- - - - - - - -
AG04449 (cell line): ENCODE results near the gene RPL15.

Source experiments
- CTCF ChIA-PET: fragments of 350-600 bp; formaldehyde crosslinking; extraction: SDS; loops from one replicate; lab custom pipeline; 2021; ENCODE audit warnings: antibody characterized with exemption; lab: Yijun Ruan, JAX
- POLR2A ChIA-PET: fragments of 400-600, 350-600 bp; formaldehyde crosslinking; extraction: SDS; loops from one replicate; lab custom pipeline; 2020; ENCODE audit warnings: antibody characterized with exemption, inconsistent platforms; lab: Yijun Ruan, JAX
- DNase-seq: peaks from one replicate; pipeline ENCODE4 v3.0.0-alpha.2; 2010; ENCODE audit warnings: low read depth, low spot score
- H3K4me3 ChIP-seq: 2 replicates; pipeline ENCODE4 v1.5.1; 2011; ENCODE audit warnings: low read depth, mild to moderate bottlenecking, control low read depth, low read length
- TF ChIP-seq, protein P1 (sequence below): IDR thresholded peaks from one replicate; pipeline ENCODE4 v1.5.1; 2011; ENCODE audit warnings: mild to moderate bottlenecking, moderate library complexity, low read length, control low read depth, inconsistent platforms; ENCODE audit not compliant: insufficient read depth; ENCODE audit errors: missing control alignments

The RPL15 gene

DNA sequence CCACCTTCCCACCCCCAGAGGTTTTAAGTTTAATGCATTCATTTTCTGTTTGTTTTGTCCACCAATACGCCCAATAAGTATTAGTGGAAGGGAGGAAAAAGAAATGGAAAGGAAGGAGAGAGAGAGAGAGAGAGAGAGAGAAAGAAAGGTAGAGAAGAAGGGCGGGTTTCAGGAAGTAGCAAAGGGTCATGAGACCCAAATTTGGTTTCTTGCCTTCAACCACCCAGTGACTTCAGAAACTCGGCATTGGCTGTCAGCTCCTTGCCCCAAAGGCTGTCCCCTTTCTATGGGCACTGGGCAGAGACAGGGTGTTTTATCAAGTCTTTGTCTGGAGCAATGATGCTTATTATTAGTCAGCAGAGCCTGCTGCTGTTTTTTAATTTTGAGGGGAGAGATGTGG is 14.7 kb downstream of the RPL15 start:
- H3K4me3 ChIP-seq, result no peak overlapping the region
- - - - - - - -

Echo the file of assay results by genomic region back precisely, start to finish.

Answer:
AG04449 (cell line): ENCODE results near the gene RPL15.

Source experiments
- CTCF ChIA-PET: fragments of 350-600 bp; formaldehyde crosslinking; extraction: SDS; loops from one replicate; lab custom pipeline; 2021; ENCODE audit warnings: antibody characterized with exemption; lab: Yijun Ruan, JAX
- POLR2A ChIA-PET: fragments of 400-600, 350-600 bp; formaldehyde crosslinking; extraction: SDS; loops from one replicate; lab custom pipeline; 2020; ENCODE audit warnings: antibody characterized with exemption, inconsistent platforms; lab: Yijun Ruan, JAX
- DNase-seq: peaks from one replicate; pipeline ENCODE4 v3.0.0-alpha.2; 2010; ENCODE audit warnings: low read depth, low spot score
- H3K4me3 ChIP-seq: 2 replicates; pipeline ENCODE4 v1.5.1; 2011; ENCODE audit warnings: low read depth, mild to moderate bottlenecking, control low read depth, low read length
- TF ChIP-seq, protein P1 (sequence below): IDR thresholded peaks from one replicate; pipeline ENCODE4 v1.5.1; 2011; ENCODE audit warnings: mild to moderate bottlenecking, moderate library complexity, low read length, control low read depth, inconsistent platforms; ENCODE audit not compliant: insufficient read depth; ENCODE audit errors: missing control alignments

The RPL15 gene

DNA sequence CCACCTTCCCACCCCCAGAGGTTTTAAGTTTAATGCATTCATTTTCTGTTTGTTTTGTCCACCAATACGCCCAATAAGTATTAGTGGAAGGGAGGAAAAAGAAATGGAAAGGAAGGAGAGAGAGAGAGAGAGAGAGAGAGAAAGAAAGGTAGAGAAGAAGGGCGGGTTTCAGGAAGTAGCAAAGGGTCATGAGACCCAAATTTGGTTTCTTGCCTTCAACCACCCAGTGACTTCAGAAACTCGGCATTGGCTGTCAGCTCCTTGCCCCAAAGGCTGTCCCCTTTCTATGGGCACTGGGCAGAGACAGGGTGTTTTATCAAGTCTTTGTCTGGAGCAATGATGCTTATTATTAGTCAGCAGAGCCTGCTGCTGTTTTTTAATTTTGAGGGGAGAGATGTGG is 14.7 kb downstream of the RPL15 start:
- H3K4me3 ChIP-seq, result no peak overlapping the region